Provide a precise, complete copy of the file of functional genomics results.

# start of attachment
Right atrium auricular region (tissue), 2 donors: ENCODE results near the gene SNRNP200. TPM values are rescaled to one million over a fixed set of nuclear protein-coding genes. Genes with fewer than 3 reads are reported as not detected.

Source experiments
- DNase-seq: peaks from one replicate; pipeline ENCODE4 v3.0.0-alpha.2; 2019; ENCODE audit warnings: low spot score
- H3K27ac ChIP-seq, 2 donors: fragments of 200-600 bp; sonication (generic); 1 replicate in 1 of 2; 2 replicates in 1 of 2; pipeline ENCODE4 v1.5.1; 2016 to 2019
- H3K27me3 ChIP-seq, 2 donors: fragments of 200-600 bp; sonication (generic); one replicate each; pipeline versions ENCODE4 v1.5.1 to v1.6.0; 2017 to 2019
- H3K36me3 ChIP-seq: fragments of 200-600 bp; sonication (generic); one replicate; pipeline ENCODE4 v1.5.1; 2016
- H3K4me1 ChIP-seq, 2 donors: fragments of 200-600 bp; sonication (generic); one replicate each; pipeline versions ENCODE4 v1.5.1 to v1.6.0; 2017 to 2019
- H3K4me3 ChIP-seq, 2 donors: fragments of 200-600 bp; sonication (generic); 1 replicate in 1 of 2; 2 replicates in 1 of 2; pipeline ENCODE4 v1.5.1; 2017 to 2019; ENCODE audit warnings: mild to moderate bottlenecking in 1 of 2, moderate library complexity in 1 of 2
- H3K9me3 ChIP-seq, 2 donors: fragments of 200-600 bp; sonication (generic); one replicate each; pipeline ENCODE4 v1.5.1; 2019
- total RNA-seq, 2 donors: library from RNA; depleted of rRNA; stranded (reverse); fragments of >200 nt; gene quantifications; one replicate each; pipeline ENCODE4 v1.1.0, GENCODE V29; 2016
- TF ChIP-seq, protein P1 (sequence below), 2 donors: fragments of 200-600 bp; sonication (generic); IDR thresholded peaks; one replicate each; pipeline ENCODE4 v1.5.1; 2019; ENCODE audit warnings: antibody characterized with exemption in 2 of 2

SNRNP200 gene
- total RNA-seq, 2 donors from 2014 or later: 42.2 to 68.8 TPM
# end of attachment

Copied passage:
Right atrium auricular region (tissue), 2 donors: ENCODE results near the gene SNRNP200. TPM values are rescaled to one million over a fixed set of nuclear protein-coding genes. Genes with fewer than 3 reads are reported as not detected.

Source experiments
- DNase-seq: peaks from one replicate; pipeline ENCODE4 v3.0.0-alpha.2; 2019; ENCODE audit warnings: low spot score
- H3K27ac ChIP-seq, 2 donors: fragments of 200-600 bp; sonication (generic); 1 replicate in 1 of 2; 2 replicates in 1 of 2; pipeline ENCODE4 v1.5.1; 2016 to 2019
- H3K27me3 ChIP-seq, 2 donors: fragments of 200-600 bp; sonication (generic); one replicate each; pipeline versions ENCODE4 v1.5.1 to v1.6.0; 2017 to 2019
- H3K36me3 ChIP-seq: fragments of 200-600 bp; sonication (generic); one replicate; pipeline ENCODE4 v1.5.1; 2016
- H3K4me1 ChIP-seq, 2 donors: fragments of 200-600 bp; sonication (generic); one replicate each; pipeline versions ENCODE4 v1.5.1 to v1.6.0; 2017 to 2019
- H3K4me3 ChIP-seq, 2 donors: fragments of 200-600 bp; sonication (generic); 1 replicate in 1 of 2; 2 replicates in 1 of 2; pipeline ENCODE4 v1.5.1; 2017 to 2019; ENCODE audit warnings: mild to moderate bottlenecking in 1 of 2, moderate library complexity in 1 of 2
- H3K9me3 ChIP-seq, 2 donors: fragments of 200-600 bp; sonication (generic); one replicate each; pipeline ENCODE4 v1.5.1; 2019
- total RNA-seq, 2 donors: library from RNA; depleted of rRNA; stranded (reverse); fragments of >200 nt; gene quantifications; one replicate each; pipeline ENCODE4 v1.1.0, GENCODE V29; 2016
- TF ChIP-seq, protein P1 (sequence below), 2 donors: fragments of 200-600 bp; sonication (generic); IDR thresholded peaks; one replicate each; pipeline ENCODE4 v1.5.1; 2019; ENCODE audit warnings: antibody characterized with exemption in 2 of 2

SNRNP200 gene
- total RNA-seq, 2 donors from 2014 or later: 42.2 to 68.8 TPM